In later work she concentrated on photographing women from all walks of life, often as a commentary on the human condition. Her iconic 1944 photograph previously used for book illustration, My Shadow, of a boy with outstretched arms admiring his long shadow on the sea sand, was selected by Edward Steichenfor the world-touring exhibition The Family of Man at the Museum of Modern Art in New York, that was seen by 9 million visitors. In 1957 the photograph was used for the cover of a popular psychology text. In 1963 an entire feature in Life magazine was devoted to photographs of 'The Loving Embrace' from across her career.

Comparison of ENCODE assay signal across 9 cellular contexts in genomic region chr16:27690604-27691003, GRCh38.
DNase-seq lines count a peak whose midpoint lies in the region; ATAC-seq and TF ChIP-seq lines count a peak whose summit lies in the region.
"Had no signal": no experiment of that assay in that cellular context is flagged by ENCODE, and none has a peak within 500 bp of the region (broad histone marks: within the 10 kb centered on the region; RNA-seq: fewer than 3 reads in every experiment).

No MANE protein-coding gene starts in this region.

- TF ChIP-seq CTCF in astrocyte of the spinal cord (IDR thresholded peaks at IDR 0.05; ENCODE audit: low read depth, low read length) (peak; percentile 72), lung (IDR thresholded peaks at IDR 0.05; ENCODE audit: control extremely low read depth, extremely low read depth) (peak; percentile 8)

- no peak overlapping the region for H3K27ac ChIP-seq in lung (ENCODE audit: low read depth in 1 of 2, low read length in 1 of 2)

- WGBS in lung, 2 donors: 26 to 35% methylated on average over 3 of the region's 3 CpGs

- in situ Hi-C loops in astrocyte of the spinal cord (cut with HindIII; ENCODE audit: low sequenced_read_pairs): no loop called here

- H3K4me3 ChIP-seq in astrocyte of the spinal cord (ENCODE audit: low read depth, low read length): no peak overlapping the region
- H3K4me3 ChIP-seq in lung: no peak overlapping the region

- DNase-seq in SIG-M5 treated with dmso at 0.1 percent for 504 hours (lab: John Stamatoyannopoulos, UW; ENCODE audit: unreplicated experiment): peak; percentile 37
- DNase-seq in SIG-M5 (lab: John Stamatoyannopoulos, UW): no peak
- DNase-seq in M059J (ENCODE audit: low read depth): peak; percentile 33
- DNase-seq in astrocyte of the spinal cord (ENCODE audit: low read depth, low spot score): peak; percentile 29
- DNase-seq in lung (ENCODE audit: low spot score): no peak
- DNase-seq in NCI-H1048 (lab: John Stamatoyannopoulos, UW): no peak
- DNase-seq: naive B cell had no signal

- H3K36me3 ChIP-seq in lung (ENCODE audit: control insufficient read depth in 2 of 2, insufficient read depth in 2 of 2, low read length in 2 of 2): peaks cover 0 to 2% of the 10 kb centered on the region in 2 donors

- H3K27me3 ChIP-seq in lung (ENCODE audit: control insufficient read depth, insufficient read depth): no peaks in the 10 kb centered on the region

In 1966 Life magazine paid tribute to her in a page 3 editorial profile headed 'Patrician Photographer of a Vanishing Age'.
Frissell died of Alzheimer's disease on April 17, 1988, in a Long Island nursing home.Her husband, Francis M. Bacon 3rd, of Bacon, Stevenson & Company, predeceased her. She was survived by her daughter Sidney, and her son Varick.
The collection of her photos in the Library of Congress contains around 340,000 images, and because of its size is not completely available to the public. She and her husband donated her archive of film negatives in 1971.